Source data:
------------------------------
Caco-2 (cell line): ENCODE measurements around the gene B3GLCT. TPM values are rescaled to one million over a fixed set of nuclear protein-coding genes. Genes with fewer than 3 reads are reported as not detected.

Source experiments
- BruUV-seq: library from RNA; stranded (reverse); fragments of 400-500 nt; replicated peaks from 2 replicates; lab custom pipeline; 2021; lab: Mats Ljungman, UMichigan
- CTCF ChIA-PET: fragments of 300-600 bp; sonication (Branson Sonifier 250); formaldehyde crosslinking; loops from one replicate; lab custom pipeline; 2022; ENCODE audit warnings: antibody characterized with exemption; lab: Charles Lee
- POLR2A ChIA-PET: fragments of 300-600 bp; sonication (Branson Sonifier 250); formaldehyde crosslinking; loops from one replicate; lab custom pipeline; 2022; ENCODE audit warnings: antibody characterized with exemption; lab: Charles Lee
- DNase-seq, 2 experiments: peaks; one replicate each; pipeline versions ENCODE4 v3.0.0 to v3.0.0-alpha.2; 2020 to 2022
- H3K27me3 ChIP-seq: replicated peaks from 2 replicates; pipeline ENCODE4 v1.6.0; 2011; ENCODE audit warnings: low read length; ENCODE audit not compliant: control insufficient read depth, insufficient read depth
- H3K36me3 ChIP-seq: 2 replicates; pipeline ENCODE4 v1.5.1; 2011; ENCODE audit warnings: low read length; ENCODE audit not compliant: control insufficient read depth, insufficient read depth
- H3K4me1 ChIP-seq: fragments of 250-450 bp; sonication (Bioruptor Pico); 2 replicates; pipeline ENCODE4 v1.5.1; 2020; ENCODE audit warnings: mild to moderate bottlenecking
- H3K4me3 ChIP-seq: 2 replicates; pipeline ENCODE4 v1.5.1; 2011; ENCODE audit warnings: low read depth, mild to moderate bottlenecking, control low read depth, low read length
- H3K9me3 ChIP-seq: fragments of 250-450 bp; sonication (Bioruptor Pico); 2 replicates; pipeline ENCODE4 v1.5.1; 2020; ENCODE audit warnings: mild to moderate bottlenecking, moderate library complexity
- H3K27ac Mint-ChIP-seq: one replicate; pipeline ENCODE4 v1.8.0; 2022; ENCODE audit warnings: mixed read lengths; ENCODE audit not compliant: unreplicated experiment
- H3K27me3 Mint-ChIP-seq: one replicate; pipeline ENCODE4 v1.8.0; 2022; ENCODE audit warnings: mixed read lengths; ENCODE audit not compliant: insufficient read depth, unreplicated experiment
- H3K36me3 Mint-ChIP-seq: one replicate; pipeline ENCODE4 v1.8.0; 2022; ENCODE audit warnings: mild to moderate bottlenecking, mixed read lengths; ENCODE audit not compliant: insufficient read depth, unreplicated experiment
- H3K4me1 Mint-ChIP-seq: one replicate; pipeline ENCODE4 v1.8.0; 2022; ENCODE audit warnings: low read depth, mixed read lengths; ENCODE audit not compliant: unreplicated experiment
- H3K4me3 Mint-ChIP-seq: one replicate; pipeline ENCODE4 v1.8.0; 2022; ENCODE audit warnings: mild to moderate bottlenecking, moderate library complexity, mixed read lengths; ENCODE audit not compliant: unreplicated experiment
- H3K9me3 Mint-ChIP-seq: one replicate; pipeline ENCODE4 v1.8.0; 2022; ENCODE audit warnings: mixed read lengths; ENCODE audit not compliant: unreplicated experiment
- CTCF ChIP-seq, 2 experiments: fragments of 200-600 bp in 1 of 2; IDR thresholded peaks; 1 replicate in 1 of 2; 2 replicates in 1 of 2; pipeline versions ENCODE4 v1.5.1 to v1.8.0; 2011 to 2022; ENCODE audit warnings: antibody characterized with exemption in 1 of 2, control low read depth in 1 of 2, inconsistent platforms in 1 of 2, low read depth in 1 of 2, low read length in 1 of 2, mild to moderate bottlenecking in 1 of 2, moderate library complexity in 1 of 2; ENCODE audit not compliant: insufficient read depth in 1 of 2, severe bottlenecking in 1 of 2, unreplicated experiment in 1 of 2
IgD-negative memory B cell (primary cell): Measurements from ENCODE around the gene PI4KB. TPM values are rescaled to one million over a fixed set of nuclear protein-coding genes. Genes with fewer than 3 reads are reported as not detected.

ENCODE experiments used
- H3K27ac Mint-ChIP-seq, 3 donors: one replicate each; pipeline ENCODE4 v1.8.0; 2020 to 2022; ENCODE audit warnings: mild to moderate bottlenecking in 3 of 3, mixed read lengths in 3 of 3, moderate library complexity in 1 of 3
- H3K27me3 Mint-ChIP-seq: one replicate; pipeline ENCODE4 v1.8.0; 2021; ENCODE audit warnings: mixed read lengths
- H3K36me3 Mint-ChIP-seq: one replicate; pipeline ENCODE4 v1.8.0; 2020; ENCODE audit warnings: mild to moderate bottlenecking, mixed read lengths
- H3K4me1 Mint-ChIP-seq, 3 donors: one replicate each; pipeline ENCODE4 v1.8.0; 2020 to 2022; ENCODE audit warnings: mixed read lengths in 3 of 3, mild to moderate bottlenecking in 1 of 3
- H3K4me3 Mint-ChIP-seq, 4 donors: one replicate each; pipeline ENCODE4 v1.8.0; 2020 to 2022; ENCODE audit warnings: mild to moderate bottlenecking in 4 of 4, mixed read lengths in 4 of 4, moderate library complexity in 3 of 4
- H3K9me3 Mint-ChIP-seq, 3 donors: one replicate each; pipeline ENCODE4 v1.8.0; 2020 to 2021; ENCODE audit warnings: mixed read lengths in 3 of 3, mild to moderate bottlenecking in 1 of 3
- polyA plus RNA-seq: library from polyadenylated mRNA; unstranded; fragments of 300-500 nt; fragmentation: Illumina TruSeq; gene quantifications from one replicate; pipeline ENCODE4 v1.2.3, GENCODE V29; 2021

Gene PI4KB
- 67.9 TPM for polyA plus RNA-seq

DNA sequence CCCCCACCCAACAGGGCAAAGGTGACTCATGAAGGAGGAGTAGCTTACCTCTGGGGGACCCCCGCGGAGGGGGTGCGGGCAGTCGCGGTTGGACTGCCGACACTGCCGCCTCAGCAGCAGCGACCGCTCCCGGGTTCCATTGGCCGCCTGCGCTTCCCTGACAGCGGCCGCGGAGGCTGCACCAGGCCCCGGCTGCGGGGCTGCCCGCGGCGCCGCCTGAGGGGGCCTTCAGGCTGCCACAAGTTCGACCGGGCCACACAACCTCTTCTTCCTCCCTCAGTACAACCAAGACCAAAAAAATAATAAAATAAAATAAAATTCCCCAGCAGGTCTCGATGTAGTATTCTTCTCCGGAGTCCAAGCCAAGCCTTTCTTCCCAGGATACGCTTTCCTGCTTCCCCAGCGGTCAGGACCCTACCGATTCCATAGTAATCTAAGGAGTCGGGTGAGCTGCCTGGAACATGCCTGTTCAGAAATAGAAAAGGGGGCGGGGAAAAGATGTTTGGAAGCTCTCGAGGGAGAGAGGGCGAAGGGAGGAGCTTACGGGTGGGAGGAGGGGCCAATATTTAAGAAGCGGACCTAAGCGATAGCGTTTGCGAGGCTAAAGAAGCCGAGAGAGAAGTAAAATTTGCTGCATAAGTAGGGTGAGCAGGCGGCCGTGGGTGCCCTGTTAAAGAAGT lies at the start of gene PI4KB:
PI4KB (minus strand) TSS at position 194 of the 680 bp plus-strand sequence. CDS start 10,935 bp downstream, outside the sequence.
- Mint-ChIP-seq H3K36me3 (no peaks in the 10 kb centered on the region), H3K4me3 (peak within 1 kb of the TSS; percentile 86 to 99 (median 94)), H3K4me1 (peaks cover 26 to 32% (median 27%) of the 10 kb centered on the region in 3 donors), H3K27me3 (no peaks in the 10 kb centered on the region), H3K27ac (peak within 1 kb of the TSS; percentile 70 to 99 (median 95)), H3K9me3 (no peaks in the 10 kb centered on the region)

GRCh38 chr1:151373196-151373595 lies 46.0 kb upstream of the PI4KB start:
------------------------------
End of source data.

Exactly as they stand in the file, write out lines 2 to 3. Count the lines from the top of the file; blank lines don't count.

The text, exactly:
Source experiments
- BruUV-seq: library from RNA; stranded (reverse); fragments of 400-500 nt; replicated peaks from 2 replicates; lab custom pipeline; 2021; lab: Mats Ljungman, UMichigan